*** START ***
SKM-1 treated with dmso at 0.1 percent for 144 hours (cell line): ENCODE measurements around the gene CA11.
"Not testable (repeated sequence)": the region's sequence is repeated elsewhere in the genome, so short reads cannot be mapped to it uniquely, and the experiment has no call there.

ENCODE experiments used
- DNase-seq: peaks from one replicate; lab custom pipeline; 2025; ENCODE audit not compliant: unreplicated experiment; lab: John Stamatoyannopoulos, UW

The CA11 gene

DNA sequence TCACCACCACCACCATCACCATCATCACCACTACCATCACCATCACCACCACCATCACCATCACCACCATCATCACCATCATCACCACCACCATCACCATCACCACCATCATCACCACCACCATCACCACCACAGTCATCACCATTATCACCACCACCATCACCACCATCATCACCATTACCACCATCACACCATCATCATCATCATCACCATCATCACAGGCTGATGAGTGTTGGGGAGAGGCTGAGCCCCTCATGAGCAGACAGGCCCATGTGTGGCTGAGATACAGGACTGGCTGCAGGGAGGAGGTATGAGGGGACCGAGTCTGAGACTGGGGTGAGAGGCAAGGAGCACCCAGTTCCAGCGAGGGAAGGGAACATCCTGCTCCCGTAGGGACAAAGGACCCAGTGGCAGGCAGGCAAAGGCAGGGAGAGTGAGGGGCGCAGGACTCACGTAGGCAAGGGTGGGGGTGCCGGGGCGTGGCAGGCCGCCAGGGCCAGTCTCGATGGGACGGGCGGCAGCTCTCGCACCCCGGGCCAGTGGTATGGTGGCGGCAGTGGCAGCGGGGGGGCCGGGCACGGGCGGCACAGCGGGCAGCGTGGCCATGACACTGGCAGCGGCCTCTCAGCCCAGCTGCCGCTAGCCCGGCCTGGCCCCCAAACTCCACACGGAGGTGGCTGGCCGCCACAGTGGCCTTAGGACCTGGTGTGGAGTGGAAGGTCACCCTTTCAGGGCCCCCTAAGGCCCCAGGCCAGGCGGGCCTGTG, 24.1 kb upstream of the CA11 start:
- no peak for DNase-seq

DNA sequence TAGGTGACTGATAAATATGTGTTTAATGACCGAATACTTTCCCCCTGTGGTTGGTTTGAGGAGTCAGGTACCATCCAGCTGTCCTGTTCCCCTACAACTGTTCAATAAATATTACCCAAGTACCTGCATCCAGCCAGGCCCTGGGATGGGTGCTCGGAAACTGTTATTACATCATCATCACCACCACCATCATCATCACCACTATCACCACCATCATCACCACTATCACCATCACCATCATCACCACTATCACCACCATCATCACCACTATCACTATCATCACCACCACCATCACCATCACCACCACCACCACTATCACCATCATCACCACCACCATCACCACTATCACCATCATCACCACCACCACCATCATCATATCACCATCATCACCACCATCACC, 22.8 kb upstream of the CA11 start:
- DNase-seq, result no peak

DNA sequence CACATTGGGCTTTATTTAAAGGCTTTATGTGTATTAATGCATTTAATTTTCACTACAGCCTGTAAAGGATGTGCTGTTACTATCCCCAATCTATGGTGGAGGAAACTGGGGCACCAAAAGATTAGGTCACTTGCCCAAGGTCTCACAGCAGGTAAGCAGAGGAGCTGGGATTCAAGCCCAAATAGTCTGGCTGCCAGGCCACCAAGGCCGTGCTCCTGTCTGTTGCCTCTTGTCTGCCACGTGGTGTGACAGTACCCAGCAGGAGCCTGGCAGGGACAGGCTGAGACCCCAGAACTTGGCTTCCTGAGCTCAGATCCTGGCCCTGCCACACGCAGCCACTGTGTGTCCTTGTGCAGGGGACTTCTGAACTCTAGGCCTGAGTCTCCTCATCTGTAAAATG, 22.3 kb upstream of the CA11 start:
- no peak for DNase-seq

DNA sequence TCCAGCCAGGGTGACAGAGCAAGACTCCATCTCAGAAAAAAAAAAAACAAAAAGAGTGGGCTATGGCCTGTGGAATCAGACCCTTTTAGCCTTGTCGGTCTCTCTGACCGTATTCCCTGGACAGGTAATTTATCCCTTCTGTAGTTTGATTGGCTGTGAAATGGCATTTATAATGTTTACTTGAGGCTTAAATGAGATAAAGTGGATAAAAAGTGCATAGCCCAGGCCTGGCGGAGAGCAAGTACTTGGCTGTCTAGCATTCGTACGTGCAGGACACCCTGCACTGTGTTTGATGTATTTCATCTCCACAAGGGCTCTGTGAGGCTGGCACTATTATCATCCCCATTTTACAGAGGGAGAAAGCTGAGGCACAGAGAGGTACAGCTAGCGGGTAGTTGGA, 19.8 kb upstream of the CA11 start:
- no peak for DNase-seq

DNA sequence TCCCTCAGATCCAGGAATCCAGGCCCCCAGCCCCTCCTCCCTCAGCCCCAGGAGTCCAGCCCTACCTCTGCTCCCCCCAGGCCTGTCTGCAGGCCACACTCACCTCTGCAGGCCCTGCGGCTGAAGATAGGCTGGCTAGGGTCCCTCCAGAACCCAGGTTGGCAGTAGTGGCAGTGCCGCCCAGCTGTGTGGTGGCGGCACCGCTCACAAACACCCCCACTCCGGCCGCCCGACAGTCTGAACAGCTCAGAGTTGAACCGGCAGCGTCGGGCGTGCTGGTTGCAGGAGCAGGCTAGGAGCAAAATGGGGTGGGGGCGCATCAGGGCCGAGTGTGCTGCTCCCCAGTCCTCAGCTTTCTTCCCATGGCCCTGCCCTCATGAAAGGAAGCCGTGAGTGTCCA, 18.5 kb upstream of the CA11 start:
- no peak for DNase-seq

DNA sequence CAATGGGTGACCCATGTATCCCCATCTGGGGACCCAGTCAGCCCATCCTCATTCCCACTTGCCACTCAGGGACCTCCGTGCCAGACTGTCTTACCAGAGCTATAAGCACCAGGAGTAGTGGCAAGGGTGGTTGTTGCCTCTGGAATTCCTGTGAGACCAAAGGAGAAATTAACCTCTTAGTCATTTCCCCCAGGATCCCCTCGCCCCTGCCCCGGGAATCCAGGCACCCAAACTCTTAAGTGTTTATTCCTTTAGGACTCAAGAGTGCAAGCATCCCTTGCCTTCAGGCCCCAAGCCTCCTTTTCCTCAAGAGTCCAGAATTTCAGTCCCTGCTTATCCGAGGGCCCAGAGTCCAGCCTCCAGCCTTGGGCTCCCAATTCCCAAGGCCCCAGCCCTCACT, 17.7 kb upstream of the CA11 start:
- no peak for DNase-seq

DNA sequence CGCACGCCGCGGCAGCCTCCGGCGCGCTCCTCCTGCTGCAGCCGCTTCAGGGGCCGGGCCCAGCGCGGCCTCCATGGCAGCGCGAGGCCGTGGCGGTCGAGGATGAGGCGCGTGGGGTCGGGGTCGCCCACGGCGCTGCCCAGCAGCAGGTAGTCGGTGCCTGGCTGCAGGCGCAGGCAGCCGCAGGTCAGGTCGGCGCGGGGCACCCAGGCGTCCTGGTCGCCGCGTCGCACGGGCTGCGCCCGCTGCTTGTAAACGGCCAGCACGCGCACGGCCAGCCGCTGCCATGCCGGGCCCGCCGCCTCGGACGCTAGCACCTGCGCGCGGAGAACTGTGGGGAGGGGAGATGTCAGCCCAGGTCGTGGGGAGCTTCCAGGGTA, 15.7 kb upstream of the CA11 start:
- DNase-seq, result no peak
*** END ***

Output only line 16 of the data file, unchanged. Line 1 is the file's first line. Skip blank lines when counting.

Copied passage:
DNA sequence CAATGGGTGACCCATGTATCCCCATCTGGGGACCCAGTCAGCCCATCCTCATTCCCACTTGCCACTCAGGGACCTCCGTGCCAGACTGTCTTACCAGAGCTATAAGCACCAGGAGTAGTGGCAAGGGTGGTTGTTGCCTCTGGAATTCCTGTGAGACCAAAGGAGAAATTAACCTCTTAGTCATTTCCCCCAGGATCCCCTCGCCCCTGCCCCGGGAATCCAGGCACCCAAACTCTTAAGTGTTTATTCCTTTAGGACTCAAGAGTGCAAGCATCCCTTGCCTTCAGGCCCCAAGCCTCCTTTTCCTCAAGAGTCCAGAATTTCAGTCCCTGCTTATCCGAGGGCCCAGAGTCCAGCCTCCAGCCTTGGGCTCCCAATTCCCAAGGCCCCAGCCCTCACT, 17.7 kb upstream of the CA11 start: